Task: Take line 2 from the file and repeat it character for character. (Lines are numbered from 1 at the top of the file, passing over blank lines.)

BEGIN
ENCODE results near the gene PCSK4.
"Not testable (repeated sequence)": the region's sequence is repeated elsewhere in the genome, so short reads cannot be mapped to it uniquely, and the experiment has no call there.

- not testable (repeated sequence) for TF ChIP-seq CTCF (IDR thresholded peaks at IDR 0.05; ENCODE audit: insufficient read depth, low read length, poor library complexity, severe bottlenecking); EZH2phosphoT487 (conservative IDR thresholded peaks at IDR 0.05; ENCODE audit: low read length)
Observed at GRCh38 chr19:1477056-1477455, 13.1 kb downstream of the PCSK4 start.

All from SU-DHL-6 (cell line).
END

"Not testable (repeated sequence)": the region's sequence is repeated elsewhere in the genome, so short reads cannot be mapped to it uniquely, and the experiment has no call there.